5 Questions with the Vertex Judges: ZHOU Wenjun

Entries for the fifth annual Vertex Awards International Private Brand Design Competition are now closed and are being prepped for judging. During the process I sat down with each of the judges and asked them five questions about Private Brands, package design and differentiation – their answers present a unique global perspective and depth of knowledge of the retail brand space.

Today’s conversation is with ZHOU Wenjun the Founder, Creative Director & Architect of 524 Studio, China.

Over the last year Amazon, Whole Foods, Lidl, and Jet have made aggressive moves into private brand, what impact are you seeing them have on your private brand clients and their brands?

Private brand is compared with traditional manufacturer brand. With relatively low costs and relatively high returns, developing own brand has become a trend that cannot be ignored and an important part of composition of profits for retailers. Actually, both in China and abroad, whether it’s a traditional well-known brand or a new private brand, businessmen invest a big cost in the aspect such as the environment decorates, but there is a great lack of investment in brand packaging, visual design, etc. For our private brand clients, they produce self-produced goods, eliminate many intermediate links, save a lot of advertising expenses. They can carry out mass production and sales, achieve economies of scale and reduce the cost of selling goods.

What role should strategy play in solving retail problems?

The strategy is the direction. A good strategy is conducive to enhance the competitiveness of commodities. It’s beneficial to form characteristic management, give full play to the advantages of intangible assets, have more autonomy, accurately grasp the market demand, improve the management level of retail enterprises.

What is the most common mistake retailers make with their brands?

To reduce market risk, some retailers have launched a number of own-brand products that mimic manufacturers’ brands to mislead consumers. Their brands lack independent design strategies and lack strategic investment in design. These actions may infringe on the intellectual property of others. In other words, product brands and quality are difficult to guarantee. I remember that Mr. Jack Ma, founder of the Alibaba Group, who said that everyone should have zero tolerance for violations of the intellectual property.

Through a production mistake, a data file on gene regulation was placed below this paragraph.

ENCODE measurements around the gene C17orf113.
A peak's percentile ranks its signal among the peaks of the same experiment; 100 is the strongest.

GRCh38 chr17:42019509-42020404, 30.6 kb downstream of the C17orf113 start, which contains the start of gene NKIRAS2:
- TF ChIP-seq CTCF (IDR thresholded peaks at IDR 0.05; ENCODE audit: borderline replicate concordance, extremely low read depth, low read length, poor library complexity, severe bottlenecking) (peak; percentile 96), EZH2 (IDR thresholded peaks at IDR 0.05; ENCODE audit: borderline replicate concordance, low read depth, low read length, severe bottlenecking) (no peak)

What advice do you have for retailers trying to take their brands to the next level?

For private brand, it is impossible to succeed if positioning is not clear. It’s not necessarily only on the basis of price, but also on product quality, packaging design and brand design, they are also important too. The essence of the brand is the product, the product meets the needs of the consumer, and the brand satisfies the consumer’s desire. So, I think that private brands need to increase strategic investment in design strategies. Once the market positioning of the private brand is clear, the business characteristics of the enterprise will be formed accordingly.

What will private brands look like 10 years from now?

In the next decade, online, offline and logistics could be combined more organic. Private brands will have a huge impact on brands that are based on traditional and mature retail business models. And more excellent design would help more and more private brands to better themselves. The successful private brands can grasp more initiative of competition. Well, let’s see it!



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Christopher Durham
Christopher Durham is the president of My Private Brand and the co-founder of The Vertex Awards. He is a strategist, author, consultant and retailer who built brands at Delhaize-owned Food Lion, and lead strategy and brand development for Lowe’s Home Improvement. He has consulted with retailers around the world on their private brand portfolios including: Family Dollar, Petco, Staples, Office Depot, Best Buy, Metro (Canada), TLW (Taiwan) and Hola (Taiwan). Durham has published five definitive books on private brands, including his first book, Fifty2: The My Private Brand Project. In 2017, he will debut his newest book, Vanguard: Vintage Originals, a visual tour of innovation and disruption in private brand going back to the mid-1800’s. Dynamic in his presentation while down to earth and frank in his opinions, he has presented at numerous conferences, including FUSE, The Dieline Conference, Packaging that Sells, Omnishopper and PLMA’a annual trade show in Chicago. Durham lives in Charlotte, NC with his wife, Laraine, and two daughters, Olivia and Sarah.